Written by Dyami Millarson
There are historically three Goesharde Frisian languages: Northern, Central and Southern Goesharde Frisian. Southern Goesharde Frisian has gone extinct in 1981, so there are only 2 left. Central Goesharde Frisian is endangered with acute extinction. It has gone extinct everywhere except one terp village called Drelsdorf with more than twelve hundred inhabitants currently. Probably not even 1% of Drelsdorf can speak the language anymore. It would be curious to gauge how many people in the village actually know that a Frisian language used to be more widely spoken there. Central Goesharde was spoken in one more village called Bohmstedt which has more than 700 inhabitants right now. However, the language went extinct there in 2006. Northern Goesharde Frisian is highly endangered as well. Northern Goesharde Frisian can be divided into Langenhorn Frisian and Ockholm Frisian. Ockholm was the only majority Northern Goesharde Frisian-speaking village at the beginning of the early 20th century. This means that Langenhorn Frisian is probably more endangered than the Northern Goesharde Frisian of Ockholm, even though both are at risk of immediate extinction.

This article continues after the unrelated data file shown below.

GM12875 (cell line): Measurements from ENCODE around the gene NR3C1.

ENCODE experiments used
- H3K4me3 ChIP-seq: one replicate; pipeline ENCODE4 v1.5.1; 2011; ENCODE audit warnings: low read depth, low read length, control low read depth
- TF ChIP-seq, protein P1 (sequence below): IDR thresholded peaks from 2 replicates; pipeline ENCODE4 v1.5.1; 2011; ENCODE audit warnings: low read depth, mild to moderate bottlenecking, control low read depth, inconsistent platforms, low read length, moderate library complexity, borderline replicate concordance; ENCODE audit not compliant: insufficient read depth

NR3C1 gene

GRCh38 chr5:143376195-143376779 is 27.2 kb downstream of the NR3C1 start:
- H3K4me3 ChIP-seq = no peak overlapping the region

Whatever ‘extinct’ means in the case of Southern Goesharde Frisian and in the case of the Central Goesharde Frisian as spoken in Bohmstedt remains to be seen. I expect these languages to still be in the living memory of the locals since they went ‘extinct’ recently. This means that information about these languages can still be retrieved from human memory, which is relevant to our documentation efforts. We wish to document these languages as fully as possible. If we can find informants who may be familiar with these languages, that could help us a great deal.
We would ultimately like to see the revival of Southern Goesharde Frisian. We believe in the philosophical principle that world change starts from individuals. Therefore, we are individuals eager to study Southern Goesharde Frisian eventually and consequently revive the language. When we master the language, we can pass it on to locals in Germany whose ancestors spoke the language or may have been familiar with it and to people around the world who may have an interest in this language. However, we want to learn the living Goesharde Frisian languages first. On principle, we learn the living ones first and later focus on reviving the extinct ones. I am very curious about the local culture and history behind Northern Goesharde Frisian and Central Goesharde Frisian, which are two Goesharde Frisian languages that we are going to study at some point. Furthermore, I think we are definitely going to study Langenhorn Frisian this year. I am excited about investigating these gems of Germany that have been secrets to much of the German public unaware of these fascinating small languages – i.e., cultural repositories – spoken in their midst.